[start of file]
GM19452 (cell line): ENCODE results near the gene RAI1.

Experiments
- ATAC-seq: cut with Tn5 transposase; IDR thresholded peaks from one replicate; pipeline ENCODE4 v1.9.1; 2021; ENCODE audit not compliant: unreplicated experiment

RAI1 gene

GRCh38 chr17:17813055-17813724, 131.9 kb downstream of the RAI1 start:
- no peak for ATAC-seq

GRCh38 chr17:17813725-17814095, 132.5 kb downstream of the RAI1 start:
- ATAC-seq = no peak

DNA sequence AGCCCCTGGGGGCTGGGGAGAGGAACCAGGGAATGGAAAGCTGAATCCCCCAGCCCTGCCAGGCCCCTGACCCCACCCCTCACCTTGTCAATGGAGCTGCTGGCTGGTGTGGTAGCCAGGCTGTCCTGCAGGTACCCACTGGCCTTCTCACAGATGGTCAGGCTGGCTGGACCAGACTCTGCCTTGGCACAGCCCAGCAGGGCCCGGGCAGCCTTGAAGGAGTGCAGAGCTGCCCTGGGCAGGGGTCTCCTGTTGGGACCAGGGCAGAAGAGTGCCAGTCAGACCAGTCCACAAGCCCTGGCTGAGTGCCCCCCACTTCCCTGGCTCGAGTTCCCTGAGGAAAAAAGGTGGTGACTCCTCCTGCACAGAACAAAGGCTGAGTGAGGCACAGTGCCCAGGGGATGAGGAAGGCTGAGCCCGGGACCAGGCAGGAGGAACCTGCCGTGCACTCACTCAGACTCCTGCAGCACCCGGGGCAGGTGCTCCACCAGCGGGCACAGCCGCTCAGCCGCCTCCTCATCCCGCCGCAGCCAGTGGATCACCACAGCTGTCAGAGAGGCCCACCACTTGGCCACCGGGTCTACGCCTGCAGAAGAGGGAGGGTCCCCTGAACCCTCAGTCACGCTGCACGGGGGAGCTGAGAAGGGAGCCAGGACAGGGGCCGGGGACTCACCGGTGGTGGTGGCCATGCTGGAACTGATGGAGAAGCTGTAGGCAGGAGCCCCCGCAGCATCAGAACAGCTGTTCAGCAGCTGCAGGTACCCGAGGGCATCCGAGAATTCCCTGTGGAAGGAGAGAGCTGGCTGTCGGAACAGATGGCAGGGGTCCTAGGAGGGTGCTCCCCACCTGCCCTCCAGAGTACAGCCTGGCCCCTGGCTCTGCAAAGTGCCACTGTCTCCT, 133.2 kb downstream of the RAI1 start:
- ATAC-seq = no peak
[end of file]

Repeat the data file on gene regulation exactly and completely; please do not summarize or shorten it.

GM19452 (cell line): ENCODE results near the gene RAI1.

Experiments
- ATAC-seq: cut with Tn5 transposase; IDR thresholded peaks from one replicate; pipeline ENCODE4 v1.9.1; 2021; ENCODE audit not compliant: unreplicated experiment

RAI1 gene

GRCh38 chr17:17813055-17813724, 131.9 kb downstream of the RAI1 start:
- no peak for ATAC-seq

GRCh38 chr17:17813725-17814095, 132.5 kb downstream of the RAI1 start:
- ATAC-seq = no peak

DNA sequence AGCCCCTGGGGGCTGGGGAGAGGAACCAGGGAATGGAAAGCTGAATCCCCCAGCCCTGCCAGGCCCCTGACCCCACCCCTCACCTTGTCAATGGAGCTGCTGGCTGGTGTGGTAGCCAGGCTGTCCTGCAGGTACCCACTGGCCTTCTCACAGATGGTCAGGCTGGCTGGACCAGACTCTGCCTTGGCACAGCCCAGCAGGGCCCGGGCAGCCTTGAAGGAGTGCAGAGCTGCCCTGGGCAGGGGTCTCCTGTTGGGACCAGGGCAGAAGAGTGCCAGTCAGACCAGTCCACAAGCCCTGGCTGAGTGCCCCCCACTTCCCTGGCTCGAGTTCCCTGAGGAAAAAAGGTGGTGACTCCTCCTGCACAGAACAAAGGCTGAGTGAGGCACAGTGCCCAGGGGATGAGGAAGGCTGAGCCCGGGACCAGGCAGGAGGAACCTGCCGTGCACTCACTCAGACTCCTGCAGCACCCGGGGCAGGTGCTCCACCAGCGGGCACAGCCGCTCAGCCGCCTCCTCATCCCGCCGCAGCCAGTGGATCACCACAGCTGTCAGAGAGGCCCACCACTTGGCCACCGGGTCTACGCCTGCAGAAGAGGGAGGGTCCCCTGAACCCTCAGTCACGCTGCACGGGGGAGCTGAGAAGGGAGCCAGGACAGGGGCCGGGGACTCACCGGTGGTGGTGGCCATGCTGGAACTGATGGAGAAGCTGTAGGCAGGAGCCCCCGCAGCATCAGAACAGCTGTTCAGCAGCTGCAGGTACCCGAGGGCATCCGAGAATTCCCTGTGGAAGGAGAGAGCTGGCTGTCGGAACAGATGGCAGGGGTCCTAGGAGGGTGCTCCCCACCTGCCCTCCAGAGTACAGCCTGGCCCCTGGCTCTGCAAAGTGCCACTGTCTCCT, 133.2 kb downstream of the RAI1 start:
- ATAC-seq = no peak